David Cronenberg’s latest film is a philosophical Odyssey through New York City
“A specter is haunting the world — the specter of capitalism.”
Billionaire Eric Packer wants a haircut.
Never mind that every hair on his sleek dark head is already impeccably coiffed — as elegant as the tailored designer suit that hangs off his lean hungry frame, as immaculate as his spotless white limousine.
Packer wants a haircut, and he’s willing to risk everything — including his personal safety and, possibly, sanity — to get it.
David Cronenberg’s new psychological drama, “Cosmopolis,” centers on Packer (Robert Pattison), a self-absorbed, sex-obsessed 28-year-old desperate for new sensations in a deadened world.
Recently wed to a airy heiress (Sarah Gadon), Packer has more money than he literally knows what to do with. He buys a military-grade plane, then leaves it rotting in a hangar — makes a bid for a priceless Mark Rothko painting, then pouts when the owners don’t want to sell the private chapel it hangs in.
This is a man who owns two elevators to ensure that the music always matches his mood.
So it comes as no surprise when Packer tells his security chief (Kevin Durand) and driver (Abdul Ayoola) that he intends to travel across town to visit his favorite barbershop, despite the fact that the president is in town and there’s a “credible threat” on his life.
“Barriers will be set up. Entire streets will be off the map,” the security chief warns. They’ll be moving through Manhattan in “quarter-inches,” not miles.
Packer, hermetically sealed in his stretch limo, doesn’t care. He’s more concerned about the fluctuating fate of the yuan than the activists flinging dead rats at coffee house patrons or the funeral procession winding through the streets.
Cronenberg presents Packer’s deliberate, dream-like journey through the streets of New York City as a sort of philosophical Odyssey — a dialogue-packed pilgrimage set against an increasingly chaotic backdrop.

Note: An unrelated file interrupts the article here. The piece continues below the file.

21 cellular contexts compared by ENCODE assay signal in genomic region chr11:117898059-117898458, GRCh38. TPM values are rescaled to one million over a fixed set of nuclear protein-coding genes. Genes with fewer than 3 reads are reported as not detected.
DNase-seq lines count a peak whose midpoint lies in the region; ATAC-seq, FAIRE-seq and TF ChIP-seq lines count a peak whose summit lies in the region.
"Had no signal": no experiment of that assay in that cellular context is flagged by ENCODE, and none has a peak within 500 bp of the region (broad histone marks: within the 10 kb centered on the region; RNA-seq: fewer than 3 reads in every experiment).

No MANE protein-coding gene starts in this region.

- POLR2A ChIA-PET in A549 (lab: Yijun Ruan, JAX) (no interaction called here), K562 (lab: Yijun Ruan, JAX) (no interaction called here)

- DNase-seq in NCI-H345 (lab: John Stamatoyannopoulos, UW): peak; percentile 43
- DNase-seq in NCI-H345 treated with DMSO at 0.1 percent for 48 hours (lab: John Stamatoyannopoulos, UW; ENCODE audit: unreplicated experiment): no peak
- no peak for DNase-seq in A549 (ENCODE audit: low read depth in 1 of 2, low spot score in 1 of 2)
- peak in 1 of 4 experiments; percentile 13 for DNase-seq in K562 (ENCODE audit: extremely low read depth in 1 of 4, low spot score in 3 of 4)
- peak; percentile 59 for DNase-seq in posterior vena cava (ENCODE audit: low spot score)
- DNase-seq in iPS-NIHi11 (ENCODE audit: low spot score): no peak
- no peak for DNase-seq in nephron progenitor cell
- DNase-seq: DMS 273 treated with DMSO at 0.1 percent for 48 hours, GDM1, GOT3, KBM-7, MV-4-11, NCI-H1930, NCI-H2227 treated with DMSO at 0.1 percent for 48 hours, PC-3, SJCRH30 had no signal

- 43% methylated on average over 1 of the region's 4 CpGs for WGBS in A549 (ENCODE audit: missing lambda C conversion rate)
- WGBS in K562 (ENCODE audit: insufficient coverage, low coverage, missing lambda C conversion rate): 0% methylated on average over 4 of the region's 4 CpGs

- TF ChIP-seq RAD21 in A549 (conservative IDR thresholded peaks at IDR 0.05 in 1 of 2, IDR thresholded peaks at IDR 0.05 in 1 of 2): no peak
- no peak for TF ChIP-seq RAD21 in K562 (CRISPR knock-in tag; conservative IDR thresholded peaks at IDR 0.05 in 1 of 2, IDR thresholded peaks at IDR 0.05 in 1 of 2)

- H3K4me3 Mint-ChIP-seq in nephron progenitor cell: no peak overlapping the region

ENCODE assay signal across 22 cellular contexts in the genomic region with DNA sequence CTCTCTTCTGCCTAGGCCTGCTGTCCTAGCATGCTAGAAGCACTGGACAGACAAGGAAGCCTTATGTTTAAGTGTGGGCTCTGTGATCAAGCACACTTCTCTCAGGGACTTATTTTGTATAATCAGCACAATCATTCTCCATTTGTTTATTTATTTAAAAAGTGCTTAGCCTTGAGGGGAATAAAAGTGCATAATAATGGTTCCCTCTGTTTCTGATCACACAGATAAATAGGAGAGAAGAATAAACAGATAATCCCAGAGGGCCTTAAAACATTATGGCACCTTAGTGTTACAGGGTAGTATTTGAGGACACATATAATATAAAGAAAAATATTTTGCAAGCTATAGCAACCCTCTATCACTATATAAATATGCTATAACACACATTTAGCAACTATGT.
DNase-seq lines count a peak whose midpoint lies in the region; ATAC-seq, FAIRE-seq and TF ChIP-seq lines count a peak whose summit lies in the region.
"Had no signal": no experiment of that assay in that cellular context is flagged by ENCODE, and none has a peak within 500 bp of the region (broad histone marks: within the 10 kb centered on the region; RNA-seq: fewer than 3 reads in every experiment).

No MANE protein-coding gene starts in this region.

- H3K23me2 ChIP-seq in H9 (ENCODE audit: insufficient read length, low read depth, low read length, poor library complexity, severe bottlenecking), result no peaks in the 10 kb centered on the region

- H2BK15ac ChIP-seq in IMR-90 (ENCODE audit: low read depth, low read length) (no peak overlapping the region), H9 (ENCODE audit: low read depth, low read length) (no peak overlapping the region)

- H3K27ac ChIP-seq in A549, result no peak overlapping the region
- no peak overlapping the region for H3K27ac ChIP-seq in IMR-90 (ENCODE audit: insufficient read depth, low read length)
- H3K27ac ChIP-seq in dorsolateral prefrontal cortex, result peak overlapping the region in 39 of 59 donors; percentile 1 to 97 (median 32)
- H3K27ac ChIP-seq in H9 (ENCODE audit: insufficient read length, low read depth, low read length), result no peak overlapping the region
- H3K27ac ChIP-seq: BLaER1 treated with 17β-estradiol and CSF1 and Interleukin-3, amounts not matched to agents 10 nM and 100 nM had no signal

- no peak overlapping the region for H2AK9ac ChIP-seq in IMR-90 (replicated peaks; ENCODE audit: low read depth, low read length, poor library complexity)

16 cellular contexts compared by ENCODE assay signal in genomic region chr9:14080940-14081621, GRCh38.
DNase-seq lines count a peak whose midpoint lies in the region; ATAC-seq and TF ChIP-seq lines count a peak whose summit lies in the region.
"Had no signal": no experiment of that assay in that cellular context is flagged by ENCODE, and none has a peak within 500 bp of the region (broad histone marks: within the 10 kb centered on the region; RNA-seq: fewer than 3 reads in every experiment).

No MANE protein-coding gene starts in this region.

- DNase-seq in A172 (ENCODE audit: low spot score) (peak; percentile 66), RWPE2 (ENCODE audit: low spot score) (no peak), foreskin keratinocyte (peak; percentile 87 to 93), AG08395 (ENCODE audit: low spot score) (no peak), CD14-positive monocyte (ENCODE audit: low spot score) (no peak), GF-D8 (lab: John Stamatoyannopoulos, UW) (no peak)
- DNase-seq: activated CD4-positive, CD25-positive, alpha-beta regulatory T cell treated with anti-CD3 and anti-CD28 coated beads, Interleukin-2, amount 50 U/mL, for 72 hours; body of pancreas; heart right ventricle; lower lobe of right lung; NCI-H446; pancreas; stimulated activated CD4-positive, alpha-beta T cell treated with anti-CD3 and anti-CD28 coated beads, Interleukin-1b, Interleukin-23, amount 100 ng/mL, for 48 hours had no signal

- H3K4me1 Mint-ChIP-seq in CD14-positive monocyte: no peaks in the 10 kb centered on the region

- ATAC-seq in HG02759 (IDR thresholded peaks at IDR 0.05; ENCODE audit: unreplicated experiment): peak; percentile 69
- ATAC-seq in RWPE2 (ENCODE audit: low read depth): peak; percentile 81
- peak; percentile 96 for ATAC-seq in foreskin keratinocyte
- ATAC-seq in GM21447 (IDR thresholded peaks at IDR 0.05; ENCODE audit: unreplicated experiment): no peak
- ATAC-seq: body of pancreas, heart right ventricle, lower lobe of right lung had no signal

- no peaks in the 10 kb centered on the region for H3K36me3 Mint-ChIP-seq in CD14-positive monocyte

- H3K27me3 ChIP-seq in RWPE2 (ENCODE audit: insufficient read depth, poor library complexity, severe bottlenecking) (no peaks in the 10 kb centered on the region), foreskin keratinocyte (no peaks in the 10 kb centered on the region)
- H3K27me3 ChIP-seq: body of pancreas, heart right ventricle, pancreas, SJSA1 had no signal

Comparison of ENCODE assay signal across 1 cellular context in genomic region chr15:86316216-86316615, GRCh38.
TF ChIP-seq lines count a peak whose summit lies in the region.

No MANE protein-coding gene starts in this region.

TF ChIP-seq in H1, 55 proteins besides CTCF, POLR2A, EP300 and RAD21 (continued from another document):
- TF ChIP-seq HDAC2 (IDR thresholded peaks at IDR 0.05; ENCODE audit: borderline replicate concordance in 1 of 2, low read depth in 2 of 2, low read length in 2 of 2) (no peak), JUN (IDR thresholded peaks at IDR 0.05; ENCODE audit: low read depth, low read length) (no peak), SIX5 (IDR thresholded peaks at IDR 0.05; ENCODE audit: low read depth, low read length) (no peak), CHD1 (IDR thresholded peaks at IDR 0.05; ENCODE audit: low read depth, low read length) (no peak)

It’s easy to lose track and even space as Packer entertains an endless parade of co-workers, confidants and seers in his sleek, cozy cocoon — slowly sipping vodka as the apocalypse rages outside.
Blink, and he’s engaged in sexual congress with an art dealer (Juliette Binoche). Blink again, and he’s listening to a coworker (Samantha Morton) muse about the nature of capitalism as screaming anarchists shake, spray-paint and pummel his car.
In one striking scene, he submits to a prostate exam in plain view of a sweat-drenched coworker (Emily Hampshire) who seems oddly aroused by that invasive act. In another, he’s attacked by a merry pie-wielding maniac (Mathieu Amalric) who claims to have “quiched the Sultan of Brunei in his bath.”
It’s all eerie and more than a little absurd.
With its stream-of-consciousness approach, “Cosmopolis” doesn’t have the immediacy of some of Cronenberg’s other work. Although the script is packed with interesting moments and fascinating performances — Paul Giamatti’s entrance late in the film is predictably riveting — the message, such as it is, seems rather muted.
What exactly is the director trying to say with his “limo as lifeboat” metaphor? How does Packer’s journey into the abyss mirror our own?
To quote one of Packer’s employees, a nervous security whiz (Jay Baruchel), “Do you ever get the feeling sometimes that you don’t know what’s going on?
“Cosmopolis” image courtesy of MovieWeb.com.
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